THE Murrumbidgee Health District (MLHD) has had to back flip on original figures it provided regarded the amount of births at Leeton District Hospital each year.
Last month MLHD announced it had temporarily ceased birthing services at the hospital, with expecting mothers notified they would have to give birth in Griffith or Wagga.
At the time, MLHD said there were 50 births at the Leeton hospital each year.
However, the organisation has had to correct that amount, which is typically more than double that on an annual basis.
In 2013 there were 88 births at the hospital, 92 in 2014 and 95 last year.
Already this year 31 babies have been born at the hospital.
MLHD executive director nursing and midwifery Karen Cairney was aware the service was a crucial at the hospital.
“Work is under way by our specialist midwifery clinicians in consultation with Leeton hospital and other stakeholders to develop the midwifery-led model of care,” she said.
“Until the model is in place, all births will take place at Griffith or Wagga.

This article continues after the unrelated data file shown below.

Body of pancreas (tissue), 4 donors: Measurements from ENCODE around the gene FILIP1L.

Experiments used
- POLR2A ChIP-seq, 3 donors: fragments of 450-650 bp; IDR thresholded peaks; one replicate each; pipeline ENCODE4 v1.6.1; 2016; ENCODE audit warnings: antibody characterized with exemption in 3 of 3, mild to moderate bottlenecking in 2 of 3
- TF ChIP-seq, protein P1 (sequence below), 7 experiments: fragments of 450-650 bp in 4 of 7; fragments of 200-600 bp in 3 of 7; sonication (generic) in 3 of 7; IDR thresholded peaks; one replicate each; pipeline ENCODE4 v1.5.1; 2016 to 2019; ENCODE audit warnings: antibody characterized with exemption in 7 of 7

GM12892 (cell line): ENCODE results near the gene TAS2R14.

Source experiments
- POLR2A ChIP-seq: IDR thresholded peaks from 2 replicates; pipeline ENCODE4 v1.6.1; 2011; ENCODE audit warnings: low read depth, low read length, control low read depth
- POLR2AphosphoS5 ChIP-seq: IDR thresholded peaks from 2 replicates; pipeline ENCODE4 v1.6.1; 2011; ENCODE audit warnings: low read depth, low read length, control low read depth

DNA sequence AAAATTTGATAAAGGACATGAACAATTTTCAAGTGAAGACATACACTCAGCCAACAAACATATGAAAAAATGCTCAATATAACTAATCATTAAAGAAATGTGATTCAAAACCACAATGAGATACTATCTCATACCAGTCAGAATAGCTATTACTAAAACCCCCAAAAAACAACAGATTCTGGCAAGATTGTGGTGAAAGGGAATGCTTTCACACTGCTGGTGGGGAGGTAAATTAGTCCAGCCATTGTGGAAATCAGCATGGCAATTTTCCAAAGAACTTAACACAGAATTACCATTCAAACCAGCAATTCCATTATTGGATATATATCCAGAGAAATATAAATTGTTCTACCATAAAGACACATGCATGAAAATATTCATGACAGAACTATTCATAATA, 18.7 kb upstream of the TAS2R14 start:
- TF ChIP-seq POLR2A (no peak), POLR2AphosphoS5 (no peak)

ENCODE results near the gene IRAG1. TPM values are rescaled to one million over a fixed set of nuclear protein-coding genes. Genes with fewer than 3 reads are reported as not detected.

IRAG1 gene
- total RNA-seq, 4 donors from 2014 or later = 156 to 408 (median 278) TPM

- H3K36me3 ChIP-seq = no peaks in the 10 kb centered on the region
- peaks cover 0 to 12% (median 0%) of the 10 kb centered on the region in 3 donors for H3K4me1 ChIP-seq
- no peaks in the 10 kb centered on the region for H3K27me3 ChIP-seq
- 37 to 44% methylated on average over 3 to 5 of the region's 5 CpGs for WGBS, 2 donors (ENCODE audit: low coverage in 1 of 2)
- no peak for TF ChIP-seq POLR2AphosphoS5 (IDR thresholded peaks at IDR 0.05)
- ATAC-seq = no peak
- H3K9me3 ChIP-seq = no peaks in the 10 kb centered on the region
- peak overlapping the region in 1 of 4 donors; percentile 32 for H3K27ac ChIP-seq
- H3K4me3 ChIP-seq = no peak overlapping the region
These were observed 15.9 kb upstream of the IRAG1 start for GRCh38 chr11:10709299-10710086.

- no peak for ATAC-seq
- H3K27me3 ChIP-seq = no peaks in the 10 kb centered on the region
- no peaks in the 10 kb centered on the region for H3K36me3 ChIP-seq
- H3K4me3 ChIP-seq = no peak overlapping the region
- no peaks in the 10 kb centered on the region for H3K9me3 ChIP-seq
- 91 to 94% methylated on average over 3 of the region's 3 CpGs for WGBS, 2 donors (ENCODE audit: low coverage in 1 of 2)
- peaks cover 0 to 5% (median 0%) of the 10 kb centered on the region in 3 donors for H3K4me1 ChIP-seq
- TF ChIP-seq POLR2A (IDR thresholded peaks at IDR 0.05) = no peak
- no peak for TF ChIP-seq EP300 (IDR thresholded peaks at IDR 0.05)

“The midwifery-led model of care will enable midwives to birth babies for women who are well with uncomplicated pregnancies.
“The local health district acknowledges that we do need medical cover to support the proposed midwifery-led model of care.
“We will work with (Leeton) general practitioners and visiting medical officers to recruit suitably skilled GP obstetricians to Leeton.”
The MLHD’s decision to temporarily suspend the birthing services at the hospital has been met with concern in the community.
Leeton Shire Council has been working with MLHD, with the Health Services Union of Australia (HSU) also looking in to the issue.
An HSU spokesman said the organisation was concerned about the situation and would continue to work with staff.
The spokesman said if it became permanent it would be detrimental to the town because there would be job losses in the way of maternity ward support staff.
The comments come after Australian Salaried Medical Officers' Federation president Dr Tony Sara said a midwifery model of care at the hospital without obstetric oversight would be unsafe.
He said midwives needed to be able to call an obstetrician in an emergency.